In the 19th century, fear of premature interment motivated countless coffin innovations. Artisans created sarcophagi with bells, whistles, and speaking tubes so the presumed dead could indicate otherwise. Even if caskets no longer come so equipped, this terror still serves as inspiration, most recently for Buried Alive! A Matchbox Theatre—a miniature macabre suite at Theater for the New City.
Garbed in Victorian drag and a bowler hat, creator Deborah Kaufmann leads the small audience (which at a recent performance included a couple of snickering teens and a pudgy man who refused to wear a shirt) to a small basement space illumined only by a handful of flashlights. After considerable fuss about who ought to sit where and light what, Kaufmann launches into a series of sub-Poe tales staged with figures and props constructed from matchboxes.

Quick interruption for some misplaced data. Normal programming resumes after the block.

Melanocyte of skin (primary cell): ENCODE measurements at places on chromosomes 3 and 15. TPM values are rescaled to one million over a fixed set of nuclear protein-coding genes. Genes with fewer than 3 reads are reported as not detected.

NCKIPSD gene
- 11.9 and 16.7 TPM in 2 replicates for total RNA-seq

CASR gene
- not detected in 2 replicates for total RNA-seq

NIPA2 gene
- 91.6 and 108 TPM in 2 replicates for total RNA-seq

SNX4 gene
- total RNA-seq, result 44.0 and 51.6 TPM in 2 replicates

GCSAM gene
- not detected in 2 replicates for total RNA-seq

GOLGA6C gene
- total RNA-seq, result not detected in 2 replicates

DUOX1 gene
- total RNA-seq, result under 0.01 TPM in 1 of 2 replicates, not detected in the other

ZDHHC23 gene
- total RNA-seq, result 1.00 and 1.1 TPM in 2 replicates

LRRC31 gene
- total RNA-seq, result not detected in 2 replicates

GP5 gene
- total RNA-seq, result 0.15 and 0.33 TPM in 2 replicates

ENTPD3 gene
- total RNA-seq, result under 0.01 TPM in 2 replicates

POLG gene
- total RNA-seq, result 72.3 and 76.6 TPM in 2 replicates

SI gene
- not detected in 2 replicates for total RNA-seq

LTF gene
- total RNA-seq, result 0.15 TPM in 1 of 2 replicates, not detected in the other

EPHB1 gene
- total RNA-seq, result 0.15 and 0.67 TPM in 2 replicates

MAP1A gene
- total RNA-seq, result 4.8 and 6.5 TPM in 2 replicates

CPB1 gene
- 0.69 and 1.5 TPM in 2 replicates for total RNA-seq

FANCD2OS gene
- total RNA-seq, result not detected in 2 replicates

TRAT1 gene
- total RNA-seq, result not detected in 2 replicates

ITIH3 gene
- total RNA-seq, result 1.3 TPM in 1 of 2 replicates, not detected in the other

The way each box reveals its tiny inhabitants is entrancing, and Kaufmann, who adopts a strangely strong German accent, is sweetly engaging, but neither she nor her assistants seem to have learned the script. Flubbed music cues, a sagging fake moustache, and numerous technical difficulties suggest an incomplete rehearsal. While the show doesn’t deserve entombment, it isn’t yet entirely living.